Sara Routhier, Managing Editor of Features and Outreach, has professional experience as an educator, SEO specialist, and content marketer. She has over five years of experience in the insurance industry. As a researcher, data nerd, writer, and editor she strives to curate educational, enlightening articles that provide you with the must-know facts and best-kept secrets within the overwhelming worl...

Full Bio →

Written by

Joel Ohman is the CEO of a private equity-backed digital media company. He is a CERTIFIED FINANCIAL PLANNER™, author, angel investor, and serial entrepreneur who loves creating new things, whether books or businesses. He has also previously served as the founder and resident CFP® of a national insurance agency, Real Time Health Quotes. He also has an MBA from the University of South Florida. ...

Full Bio →

Reviewed by Joel Ohman
Founder, CFP®

UPDATED: Sep 21, 2012

Advertiser Disclosure

Advertiser Disclosure: We strive to help you make confident loan decisions. Comparison shopping should be easy. We are not affiliated with any one loan provider and cannot guarantee quotes from any single provider. Our partnerships don’t influence our content. Our opinions are our own. To compare quotes from many different companies please enter your ZIP code on this page to use the free quote tool. The more quotes you compare, the more chances to save.

Editorial Guidelines: We are a free online resource for anyone interested in learning more about loans. Our goal is to be an objective, third-party resource for everything loan related. We update our site regularly, and all content is reviewed by experts.

Citigroup settled with borrowers whose Home Equity Lines of Credit, more commonly referred to as HELOCs, were suspended or cut due to alleged decreases in property values, according to settlement papers filed on Aug 31.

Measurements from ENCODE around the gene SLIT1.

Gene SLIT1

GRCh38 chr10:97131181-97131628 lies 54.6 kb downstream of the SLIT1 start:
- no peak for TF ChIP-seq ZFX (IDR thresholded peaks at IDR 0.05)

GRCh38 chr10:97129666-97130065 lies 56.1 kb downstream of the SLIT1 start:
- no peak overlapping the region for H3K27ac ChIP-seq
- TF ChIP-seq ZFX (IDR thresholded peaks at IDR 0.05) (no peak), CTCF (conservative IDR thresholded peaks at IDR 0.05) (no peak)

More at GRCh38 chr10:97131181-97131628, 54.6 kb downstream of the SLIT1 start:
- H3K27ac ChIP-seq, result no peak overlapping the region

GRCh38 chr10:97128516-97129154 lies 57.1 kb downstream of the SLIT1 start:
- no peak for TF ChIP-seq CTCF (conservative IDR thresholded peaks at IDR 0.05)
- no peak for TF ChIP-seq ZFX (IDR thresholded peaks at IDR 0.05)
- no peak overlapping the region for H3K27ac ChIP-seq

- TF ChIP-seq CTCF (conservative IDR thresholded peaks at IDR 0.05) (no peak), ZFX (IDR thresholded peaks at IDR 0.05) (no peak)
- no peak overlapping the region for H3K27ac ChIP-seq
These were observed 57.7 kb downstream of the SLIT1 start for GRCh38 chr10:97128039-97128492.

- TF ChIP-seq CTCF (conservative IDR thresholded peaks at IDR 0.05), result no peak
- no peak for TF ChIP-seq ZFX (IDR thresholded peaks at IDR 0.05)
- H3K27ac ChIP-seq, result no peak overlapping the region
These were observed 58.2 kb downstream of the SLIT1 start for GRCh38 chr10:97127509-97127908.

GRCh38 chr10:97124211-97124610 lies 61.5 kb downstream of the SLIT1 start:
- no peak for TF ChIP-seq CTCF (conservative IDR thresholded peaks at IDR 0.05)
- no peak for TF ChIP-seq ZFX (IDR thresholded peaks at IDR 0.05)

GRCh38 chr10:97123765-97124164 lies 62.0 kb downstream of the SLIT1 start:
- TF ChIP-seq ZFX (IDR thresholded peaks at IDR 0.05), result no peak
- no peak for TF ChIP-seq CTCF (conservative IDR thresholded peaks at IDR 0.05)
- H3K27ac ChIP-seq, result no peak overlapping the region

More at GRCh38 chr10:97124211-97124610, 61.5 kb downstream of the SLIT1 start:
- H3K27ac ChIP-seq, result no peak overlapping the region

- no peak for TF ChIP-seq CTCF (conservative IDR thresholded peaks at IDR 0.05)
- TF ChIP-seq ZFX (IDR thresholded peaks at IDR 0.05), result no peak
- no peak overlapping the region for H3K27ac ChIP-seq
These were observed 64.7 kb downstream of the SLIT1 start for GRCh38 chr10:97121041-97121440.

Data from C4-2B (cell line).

A HELOC is a loan in which borrowers use their home as a line of credit. Borrowers are then able to take money out of that line of credit.

The incident began in January of 2009. A lawsuit was filed claiming that in 2008 Citigroup began to send HELOC suspension or reduction notifications to borrowers whose homes had lost a significant amount of value.

The lawsuit states that the homes had not lost a significant amount of value and that Citigroup was operating a “thinly-veiled, unlawful attempt to limit its exposure to the risk of collapse in the United States housing market and to rid itself of below-market interest rate loans.”

As part of the settlement, Citigroup will reform some of its home equity lending practices. The bank has also agreed to let borrowers who lost access to their HELOCs recover some fees. Borrowers will also have a chance to reinstate their accounts.

Citigroup said it will give each borrower who closed a HELOC following a suspension or reduction a chance for a $120 payment. The bank also agreed to expand disclosures in notices sent to borrowers.

“Citi is pleased to have this matter resolved,” said Mark Rodgers, spokesman for Citigroup.

While Citibank is undoubtedly pleased that this matter will not go to court, the bank did not admit wrongdoing in the settlement.

The law firm representing the former HELOC borrowers, Edelson McGuire, plans to seek as much as $1.21 million to cover legal fees and expenses.

This current Citigroup settlement is but the latest of several concerning incidents of banking practices related to housing, credit and financial crises over the last few years. On Aug 29, Citigroup announced a $590 million settlement of a shareholder lawsuit that claimed Citigroup had hid several billion dollars worth of toxic mortgage loan assets.